Many of us understand the importance of having a mentor in the workplace: some seasoned veteran to show us the ropes and to learn from, one to challenge us so we may grow. But oftentimes finding and keeping these mentors can be difficult.
So how do we continue to thrive and build our skills in our careers? We learn to become our mentors.
That’s right. It is imperative we learn the importance of becoming our own champions and encouragers to keep us continuously moving forward. Are you ready to take the leap toward constant improvement? Read on for 6 ways to be your own mentor.
Examine Your Strengths and Weaknesses
Before you begin this mentorship journey with yourself, take some time for introspection and soul searching. Be honest with yourself: what are you good at? Are there new methods or skills you would like to learn? Are there necessary changes to be made, or do you just feel the need to change up your work routine to increase productivity?
By honestly examining areas of your work you excel in, and others that need some work, you can better assess your needs for professional and establish goals to work toward.
Write Down Your Goals — And Your Failures
Now that you have discovered areas in need of improvement, it is time to set some goals. Writing own your goals helps to better direct your focus to what needs to be done to grow you professionally.
Keep track of the steps you take for both your long term and short term goals, setting milestones to cross off to keep you accountable.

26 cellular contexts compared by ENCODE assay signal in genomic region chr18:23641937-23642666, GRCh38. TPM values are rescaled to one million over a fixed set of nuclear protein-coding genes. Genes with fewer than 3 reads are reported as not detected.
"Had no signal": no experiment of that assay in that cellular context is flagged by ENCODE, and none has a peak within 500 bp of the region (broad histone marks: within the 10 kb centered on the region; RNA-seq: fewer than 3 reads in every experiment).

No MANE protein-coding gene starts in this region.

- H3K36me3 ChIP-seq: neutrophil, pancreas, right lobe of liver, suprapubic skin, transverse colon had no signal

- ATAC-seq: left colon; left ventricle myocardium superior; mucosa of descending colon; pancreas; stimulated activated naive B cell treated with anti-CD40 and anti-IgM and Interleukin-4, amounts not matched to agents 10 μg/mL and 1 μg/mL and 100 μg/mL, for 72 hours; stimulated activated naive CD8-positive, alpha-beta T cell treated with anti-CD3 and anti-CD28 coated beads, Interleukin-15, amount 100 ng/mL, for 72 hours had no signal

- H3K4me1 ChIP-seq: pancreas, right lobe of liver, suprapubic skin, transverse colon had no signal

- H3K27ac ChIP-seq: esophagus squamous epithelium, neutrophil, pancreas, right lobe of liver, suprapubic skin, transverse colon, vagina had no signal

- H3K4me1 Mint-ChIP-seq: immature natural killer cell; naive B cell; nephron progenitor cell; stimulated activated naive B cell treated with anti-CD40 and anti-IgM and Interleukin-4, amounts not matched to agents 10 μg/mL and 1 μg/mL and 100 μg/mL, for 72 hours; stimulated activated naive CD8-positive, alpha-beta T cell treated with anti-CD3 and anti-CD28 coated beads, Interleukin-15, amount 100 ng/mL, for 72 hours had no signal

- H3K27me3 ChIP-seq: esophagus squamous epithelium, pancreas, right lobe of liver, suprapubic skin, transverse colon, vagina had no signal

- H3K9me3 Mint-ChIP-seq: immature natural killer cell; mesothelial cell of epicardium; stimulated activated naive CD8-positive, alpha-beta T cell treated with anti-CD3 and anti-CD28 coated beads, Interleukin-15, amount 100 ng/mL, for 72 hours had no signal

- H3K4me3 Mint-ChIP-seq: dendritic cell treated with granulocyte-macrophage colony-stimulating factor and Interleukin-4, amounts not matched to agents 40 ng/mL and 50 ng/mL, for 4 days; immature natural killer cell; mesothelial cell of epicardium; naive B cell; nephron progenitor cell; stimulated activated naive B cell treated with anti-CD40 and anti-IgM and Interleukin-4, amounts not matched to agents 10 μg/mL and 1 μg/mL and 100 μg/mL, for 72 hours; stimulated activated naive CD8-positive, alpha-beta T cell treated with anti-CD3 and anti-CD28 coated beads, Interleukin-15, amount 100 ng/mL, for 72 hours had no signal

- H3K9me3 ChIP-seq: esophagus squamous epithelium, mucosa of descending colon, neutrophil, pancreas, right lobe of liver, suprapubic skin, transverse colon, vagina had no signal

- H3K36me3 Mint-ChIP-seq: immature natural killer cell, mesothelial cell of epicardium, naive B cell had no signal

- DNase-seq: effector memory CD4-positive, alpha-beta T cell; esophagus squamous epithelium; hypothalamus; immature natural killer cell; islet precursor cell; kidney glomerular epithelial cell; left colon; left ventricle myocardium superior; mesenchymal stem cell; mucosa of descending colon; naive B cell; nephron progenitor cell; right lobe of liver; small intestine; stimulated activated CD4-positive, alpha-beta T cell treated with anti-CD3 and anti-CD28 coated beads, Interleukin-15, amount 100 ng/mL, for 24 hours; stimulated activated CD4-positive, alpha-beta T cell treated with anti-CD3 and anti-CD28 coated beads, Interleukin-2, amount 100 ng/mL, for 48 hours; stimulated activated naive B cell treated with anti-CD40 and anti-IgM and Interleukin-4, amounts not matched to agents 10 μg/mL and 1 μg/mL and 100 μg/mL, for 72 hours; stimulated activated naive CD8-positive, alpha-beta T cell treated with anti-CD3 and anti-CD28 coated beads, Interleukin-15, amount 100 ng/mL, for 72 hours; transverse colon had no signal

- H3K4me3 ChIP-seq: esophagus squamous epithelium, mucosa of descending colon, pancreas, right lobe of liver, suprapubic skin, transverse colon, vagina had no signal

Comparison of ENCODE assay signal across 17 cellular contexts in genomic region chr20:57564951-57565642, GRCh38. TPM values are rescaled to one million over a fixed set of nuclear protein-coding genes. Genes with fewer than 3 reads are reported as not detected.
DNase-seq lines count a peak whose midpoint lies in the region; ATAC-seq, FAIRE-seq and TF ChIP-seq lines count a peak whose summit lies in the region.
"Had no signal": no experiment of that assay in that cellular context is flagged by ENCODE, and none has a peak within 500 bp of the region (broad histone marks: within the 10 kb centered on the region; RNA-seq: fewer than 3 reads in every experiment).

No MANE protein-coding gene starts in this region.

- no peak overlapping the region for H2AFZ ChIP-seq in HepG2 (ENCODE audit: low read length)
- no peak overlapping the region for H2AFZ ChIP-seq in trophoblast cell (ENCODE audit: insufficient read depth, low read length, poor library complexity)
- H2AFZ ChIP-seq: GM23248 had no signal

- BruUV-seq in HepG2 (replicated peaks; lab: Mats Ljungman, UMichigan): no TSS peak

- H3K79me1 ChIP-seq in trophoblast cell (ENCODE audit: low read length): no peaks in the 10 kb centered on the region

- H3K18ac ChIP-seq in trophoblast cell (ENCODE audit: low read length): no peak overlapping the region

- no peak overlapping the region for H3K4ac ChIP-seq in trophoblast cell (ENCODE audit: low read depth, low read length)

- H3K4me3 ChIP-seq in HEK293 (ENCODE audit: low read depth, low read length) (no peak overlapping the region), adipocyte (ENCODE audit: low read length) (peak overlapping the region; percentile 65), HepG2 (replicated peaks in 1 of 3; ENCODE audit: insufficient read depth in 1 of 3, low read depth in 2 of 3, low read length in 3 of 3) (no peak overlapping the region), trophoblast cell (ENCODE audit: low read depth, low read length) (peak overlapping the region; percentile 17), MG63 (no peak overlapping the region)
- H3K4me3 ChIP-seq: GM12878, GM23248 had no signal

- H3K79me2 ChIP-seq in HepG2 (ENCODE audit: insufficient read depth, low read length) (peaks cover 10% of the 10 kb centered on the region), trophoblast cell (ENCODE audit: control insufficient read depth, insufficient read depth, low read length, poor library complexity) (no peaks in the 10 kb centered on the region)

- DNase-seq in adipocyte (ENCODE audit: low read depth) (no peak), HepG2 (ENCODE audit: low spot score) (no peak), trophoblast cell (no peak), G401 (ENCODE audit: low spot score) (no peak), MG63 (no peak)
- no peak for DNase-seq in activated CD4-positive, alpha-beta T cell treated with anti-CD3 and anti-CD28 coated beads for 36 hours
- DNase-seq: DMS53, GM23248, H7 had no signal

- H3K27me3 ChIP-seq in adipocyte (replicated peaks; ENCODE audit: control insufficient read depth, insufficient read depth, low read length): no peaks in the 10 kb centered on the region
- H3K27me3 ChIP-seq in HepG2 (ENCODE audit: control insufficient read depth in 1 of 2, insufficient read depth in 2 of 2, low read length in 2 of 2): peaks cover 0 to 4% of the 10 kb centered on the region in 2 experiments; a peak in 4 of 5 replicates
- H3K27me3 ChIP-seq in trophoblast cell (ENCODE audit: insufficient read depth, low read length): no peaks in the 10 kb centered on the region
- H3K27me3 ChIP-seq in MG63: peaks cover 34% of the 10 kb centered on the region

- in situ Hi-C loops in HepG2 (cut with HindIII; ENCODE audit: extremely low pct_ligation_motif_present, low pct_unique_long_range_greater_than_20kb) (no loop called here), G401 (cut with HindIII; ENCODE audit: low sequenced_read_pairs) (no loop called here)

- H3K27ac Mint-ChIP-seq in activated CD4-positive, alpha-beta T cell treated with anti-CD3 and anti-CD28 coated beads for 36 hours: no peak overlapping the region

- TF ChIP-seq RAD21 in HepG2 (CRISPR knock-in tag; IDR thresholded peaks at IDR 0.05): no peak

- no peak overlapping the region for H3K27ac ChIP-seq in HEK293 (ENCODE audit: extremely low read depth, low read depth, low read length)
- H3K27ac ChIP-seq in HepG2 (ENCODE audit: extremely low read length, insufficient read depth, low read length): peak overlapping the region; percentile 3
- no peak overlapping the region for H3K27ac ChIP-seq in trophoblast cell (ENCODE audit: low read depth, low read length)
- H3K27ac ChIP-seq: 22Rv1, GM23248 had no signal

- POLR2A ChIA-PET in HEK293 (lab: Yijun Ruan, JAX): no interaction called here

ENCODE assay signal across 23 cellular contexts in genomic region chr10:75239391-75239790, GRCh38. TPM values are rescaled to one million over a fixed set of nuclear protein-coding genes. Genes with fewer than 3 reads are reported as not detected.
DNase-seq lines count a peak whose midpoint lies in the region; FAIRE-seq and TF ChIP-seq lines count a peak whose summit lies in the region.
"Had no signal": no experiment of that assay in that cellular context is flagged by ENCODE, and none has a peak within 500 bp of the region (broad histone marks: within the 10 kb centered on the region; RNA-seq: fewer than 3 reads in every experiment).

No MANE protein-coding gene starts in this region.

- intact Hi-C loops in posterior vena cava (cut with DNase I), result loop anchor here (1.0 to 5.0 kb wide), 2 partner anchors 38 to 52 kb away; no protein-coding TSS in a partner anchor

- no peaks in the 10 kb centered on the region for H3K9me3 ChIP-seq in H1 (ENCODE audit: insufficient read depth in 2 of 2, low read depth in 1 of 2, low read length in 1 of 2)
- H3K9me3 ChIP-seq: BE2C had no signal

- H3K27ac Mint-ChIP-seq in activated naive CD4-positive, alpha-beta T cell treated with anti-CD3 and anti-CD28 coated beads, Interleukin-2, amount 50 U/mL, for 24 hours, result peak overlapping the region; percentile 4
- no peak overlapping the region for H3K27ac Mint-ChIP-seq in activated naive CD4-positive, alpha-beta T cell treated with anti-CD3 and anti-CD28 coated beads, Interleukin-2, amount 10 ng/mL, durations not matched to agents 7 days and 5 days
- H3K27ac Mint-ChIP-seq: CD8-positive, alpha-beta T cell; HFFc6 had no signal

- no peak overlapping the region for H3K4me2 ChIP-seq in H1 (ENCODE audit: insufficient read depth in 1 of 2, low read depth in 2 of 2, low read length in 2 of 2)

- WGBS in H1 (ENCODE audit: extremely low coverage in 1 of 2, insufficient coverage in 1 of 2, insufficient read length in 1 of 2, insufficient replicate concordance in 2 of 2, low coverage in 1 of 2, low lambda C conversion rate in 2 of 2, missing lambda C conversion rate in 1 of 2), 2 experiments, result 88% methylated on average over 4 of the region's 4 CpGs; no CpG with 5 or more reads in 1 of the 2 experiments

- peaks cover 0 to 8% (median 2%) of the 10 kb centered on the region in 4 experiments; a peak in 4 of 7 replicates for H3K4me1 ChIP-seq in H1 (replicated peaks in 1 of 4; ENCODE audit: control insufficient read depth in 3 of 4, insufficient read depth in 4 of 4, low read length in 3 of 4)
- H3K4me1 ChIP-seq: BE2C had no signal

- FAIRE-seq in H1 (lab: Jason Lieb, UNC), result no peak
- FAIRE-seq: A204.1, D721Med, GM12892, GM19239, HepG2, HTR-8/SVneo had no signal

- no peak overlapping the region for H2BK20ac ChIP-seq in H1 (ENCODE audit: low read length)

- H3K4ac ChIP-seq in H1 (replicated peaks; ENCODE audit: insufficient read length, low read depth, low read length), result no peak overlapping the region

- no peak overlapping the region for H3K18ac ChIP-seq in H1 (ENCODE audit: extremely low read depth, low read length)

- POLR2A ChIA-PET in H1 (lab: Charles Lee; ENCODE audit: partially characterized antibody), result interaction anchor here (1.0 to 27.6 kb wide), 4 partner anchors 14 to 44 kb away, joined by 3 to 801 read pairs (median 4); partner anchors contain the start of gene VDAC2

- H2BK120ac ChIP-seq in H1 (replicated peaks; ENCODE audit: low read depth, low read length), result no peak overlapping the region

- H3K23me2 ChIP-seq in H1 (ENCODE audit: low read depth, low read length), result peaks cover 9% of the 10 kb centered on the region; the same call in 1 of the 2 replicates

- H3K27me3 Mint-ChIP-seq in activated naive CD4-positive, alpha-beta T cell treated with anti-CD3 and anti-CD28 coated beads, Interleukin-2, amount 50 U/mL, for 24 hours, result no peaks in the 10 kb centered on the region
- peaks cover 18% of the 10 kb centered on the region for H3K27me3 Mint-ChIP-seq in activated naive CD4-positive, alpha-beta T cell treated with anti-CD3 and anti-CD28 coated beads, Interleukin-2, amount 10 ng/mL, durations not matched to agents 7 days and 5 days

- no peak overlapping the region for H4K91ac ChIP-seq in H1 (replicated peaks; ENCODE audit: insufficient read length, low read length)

Just as you write down you goals and accomplishments, write down your slip ups or failures. While these mishaps are not to shame you, see each mistake as an opportunity to learn and improve.
Never stop asking questions! If there is something you don’t understand well or a new skill (big or small!) you wish to learn, ask.
Also be willing to question the status quo. Why have you been doing a task one way for so long? How can you change up your routine or your work patterns for the better?
By questioning your habits you can better develop new ones or examine what is working and what isn’t.
Seek Out Development Opportunities
Truth is, mentorship is only one aspect of professional development. Seek out other opportunities for continued education and growth including conferences, classes, networking events, industry meet-up groups, and even graduate school programs.
Life can’t be all work and no play! Take some time for yourself to celebrate your accomplishments or simply to relax and recharge. Maintaining a healthy balance between work life and life-life is key to a successful career.
Taking time for a massage, a workout class you enjoy, and dinner with family and friends during the week are all little rewards to help keep you balanced and motivated.
Part of mentorship is then giving back to others what you have learned. Be willing to share your experience and insight with your co-workers or someone new to the industry. Becoming a mentor for another not only gives back, it will continue to build your skills and grow you professionally as well.
Be willing to invest in yourself and your professional development by taking these steps to becoming your own mentor. It is never too late to try something new and to grow in your career.